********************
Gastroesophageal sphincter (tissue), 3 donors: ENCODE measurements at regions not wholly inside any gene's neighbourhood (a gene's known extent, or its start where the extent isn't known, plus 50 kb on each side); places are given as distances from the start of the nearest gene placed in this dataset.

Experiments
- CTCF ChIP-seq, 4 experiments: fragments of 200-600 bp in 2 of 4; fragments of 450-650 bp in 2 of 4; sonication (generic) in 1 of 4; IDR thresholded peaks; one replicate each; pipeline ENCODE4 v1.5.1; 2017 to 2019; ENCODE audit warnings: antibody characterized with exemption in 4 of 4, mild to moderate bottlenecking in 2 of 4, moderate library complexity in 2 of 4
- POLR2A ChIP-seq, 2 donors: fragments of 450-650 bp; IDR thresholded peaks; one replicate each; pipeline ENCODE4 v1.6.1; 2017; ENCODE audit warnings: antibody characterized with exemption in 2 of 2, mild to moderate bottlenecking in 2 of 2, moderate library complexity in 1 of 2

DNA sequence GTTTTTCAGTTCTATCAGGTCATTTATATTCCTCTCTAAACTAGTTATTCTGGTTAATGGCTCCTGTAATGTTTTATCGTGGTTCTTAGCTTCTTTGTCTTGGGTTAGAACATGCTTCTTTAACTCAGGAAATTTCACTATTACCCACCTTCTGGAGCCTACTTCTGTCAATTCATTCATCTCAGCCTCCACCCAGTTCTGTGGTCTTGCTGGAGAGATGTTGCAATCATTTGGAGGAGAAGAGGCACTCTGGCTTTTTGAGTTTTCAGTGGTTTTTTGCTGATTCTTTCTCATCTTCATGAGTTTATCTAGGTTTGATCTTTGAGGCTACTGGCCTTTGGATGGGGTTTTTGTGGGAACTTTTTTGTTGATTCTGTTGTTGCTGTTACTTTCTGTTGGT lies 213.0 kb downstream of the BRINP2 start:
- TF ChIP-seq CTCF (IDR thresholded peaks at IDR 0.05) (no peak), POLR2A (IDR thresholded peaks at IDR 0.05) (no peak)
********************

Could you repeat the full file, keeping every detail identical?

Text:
Gastroesophageal sphincter (tissue), 3 donors: ENCODE measurements at regions not wholly inside any gene's neighbourhood (a gene's known extent, or its start where the extent isn't known, plus 50 kb on each side); places are given as distances from the start of the nearest gene placed in this dataset.

Experiments
- CTCF ChIP-seq, 4 experiments: fragments of 200-600 bp in 2 of 4; fragments of 450-650 bp in 2 of 4; sonication (generic) in 1 of 4; IDR thresholded peaks; one replicate each; pipeline ENCODE4 v1.5.1; 2017 to 2019; ENCODE audit warnings: antibody characterized with exemption in 4 of 4, mild to moderate bottlenecking in 2 of 4, moderate library complexity in 2 of 4
- POLR2A ChIP-seq, 2 donors: fragments of 450-650 bp; IDR thresholded peaks; one replicate each; pipeline ENCODE4 v1.6.1; 2017; ENCODE audit warnings: antibody characterized with exemption in 2 of 2, mild to moderate bottlenecking in 2 of 2, moderate library complexity in 1 of 2

DNA sequence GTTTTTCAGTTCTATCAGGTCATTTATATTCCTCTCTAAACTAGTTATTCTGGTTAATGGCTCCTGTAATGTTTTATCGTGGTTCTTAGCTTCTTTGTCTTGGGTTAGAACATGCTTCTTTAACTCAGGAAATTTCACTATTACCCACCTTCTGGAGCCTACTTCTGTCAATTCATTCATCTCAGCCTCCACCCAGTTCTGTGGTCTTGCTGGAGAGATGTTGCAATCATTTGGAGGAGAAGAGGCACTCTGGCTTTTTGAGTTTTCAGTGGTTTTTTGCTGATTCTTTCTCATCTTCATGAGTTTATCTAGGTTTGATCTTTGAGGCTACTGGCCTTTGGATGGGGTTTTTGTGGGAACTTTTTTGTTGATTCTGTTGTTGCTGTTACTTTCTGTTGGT lies 213.0 kb downstream of the BRINP2 start:
- TF ChIP-seq CTCF (IDR thresholded peaks at IDR 0.05) (no peak), POLR2A (IDR thresholded peaks at IDR 0.05) (no peak)